Filed under: Ag education, Ag promotion, Animal care, Biofuels, ethanol, Farm, farm animals, Farm Bureau, food, food safety, genetic modification, Minnesota, Politicians, Politics, travel | Tags: Agriculture education, biofuels, ethanol, farm, Farm Bureau, farm bureau members, Food, food safety, government, Minnesota, minnesota farm bureau federation, politics, travel
Filed under: Biofuels, cars, ethanol | Tags: big oil, biofuels, Brazil, car, cars, ethanol, ethanol blends, machines, politics, transportation
Big Oil’s best kept secret from the American consumer is Brazil’s fuel ethanol mandate, which started during the 1970s as a result of the OPEC oil embargoes. In Brazil, where ethanol is made from sugar cane, all gasoline contains 20 percent to 25 percent ethanol (E20-E25). At retail stations, consumers can choose to fuel up on 100 percent ethanol (E100) or with E20 to E25.
For decades, conventional unmodified automobiles in Brazil ran on E20-E25 with no engine problems whatsoever. By 2003, the Brazilian government incentivized the sale of flex-fuel automobiles which can run on any blend of ethanol up to E100. As of December 2010, Brazil had more than 12 million flex-fuel vehicles and 500,000 motorcycles regularly using E100 fuel. Even small engines for lawn equipment have successfully used E20-E25 in Brazil.
Yet here in the United States, Big Oil and the American Petroleum Institute have launched an all-out war against ethanol via a massive advertising smear campaign in an attempt to quash the U.S. ethanol industry. In fact, the API has publicly announced it is seeking a congressional repeal of the federal Renewable Fuel Standard (RFS-2), which mandates our country use 36 billion gallons per year of biofuel, mainly ethanol, by 2022. “
Across the country Big Oil is spending the profits from todays high gasoline prices and the hand outs that our government gives them to give ethanol blended fuels a black eye. The truth hurts if you are Big Oil.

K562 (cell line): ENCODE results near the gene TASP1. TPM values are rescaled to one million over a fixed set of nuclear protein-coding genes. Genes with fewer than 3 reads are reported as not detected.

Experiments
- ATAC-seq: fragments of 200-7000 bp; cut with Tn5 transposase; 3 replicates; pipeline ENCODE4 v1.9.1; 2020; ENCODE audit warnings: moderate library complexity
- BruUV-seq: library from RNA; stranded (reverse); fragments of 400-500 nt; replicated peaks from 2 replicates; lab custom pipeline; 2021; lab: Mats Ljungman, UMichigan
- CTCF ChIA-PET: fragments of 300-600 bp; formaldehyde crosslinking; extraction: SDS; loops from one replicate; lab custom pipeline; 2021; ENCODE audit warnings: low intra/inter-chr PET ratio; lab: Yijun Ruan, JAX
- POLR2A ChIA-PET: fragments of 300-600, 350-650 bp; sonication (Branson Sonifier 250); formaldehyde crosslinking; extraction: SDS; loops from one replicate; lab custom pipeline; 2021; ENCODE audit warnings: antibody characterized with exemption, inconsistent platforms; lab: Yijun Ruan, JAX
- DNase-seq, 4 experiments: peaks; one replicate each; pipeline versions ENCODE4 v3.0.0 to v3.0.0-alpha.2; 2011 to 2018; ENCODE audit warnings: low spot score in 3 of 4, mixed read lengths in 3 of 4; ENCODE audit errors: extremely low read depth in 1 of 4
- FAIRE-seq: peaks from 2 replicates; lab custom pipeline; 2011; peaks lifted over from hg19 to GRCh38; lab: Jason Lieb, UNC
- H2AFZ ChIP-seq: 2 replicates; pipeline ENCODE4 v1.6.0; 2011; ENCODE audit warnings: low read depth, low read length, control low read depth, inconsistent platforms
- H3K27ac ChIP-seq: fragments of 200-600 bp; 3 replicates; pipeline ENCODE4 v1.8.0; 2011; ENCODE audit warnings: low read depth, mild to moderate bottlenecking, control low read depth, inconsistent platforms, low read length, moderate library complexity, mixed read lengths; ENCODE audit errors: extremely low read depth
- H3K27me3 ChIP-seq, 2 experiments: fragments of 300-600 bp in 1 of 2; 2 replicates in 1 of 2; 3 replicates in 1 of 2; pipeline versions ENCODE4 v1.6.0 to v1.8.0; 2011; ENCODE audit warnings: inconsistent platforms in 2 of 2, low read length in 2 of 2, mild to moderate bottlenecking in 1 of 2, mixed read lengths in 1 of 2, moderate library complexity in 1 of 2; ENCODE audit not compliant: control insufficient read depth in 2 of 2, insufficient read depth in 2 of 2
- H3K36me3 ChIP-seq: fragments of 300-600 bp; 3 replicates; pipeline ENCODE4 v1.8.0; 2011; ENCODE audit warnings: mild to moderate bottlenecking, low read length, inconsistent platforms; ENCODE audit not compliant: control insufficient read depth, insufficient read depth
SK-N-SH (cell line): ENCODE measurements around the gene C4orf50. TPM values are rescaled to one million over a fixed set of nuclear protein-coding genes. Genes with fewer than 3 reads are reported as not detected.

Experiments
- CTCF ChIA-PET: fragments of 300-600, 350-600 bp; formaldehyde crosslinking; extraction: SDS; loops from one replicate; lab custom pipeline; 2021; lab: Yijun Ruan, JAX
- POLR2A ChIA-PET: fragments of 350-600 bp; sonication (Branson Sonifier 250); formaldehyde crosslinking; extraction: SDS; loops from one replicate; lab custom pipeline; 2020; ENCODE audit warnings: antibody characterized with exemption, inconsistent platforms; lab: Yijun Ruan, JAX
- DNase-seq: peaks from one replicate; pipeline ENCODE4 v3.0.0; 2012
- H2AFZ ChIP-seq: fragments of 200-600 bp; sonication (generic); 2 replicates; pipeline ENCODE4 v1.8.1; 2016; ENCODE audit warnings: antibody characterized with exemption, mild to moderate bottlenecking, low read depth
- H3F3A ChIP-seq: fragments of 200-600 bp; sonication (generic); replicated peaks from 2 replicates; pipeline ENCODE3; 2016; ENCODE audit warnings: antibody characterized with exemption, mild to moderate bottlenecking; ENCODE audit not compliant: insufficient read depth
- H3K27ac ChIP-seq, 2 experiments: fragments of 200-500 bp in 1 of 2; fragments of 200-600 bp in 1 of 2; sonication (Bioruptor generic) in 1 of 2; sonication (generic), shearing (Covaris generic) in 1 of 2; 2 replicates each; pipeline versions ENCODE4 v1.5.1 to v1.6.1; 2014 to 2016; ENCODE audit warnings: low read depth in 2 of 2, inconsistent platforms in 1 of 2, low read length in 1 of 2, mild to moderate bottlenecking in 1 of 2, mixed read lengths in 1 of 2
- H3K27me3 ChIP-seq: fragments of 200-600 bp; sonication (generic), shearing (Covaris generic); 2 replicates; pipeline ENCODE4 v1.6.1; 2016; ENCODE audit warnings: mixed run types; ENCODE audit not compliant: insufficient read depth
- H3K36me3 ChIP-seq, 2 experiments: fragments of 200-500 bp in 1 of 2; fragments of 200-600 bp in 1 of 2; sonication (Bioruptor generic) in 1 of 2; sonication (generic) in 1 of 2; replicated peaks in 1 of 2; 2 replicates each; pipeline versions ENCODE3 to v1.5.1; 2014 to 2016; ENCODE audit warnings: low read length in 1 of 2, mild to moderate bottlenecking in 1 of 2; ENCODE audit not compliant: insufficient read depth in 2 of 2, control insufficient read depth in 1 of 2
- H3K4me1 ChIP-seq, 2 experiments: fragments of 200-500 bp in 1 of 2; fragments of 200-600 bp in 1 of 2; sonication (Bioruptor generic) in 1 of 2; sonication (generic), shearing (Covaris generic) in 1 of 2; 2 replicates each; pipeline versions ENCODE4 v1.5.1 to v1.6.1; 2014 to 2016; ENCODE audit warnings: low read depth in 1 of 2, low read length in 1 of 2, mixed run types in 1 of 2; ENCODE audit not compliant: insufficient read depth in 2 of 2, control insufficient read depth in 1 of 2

Filed under: Biofuels, cars, ethanol, Farm, food, history | Tags: Agriculture education, biofuels, cars, climate, ethanol, farm, Food, fuel, horses, machines, science, transportation
Now stop and think about it. You are concerned that foods you eat may be diverted to use for fuel. You consider that this is a new phenomenon. The truth is that only in the last century or so has the earths surface not provided the world with fuel. Only when we dug down for coal, oil and nuclear energy did man move away from the fuels provided by the forests and fields of agriculture.
How did the horses and oxen of our great grandfathers generation move? They ate plant materials and turned them into energy. Before WWII most of the production of a farm went to feeding the horses and oxen that pulled the plows, wagons and buggies. Very little of the food produced on a farm actually made it into town.
When the train and the automobile were first introduced they was powered by ethanol, from fermented grains or other food crops, or steam, produced mostly from coal or wood, not oil, thus powering early trains and autos on the produce of farms and forests. Early oil discoveries were used in medicines and as lubricants. Then some oil man figured out how to make a motor fuel cheaper than ethanol and we moved into the modern era with our addiction to oil.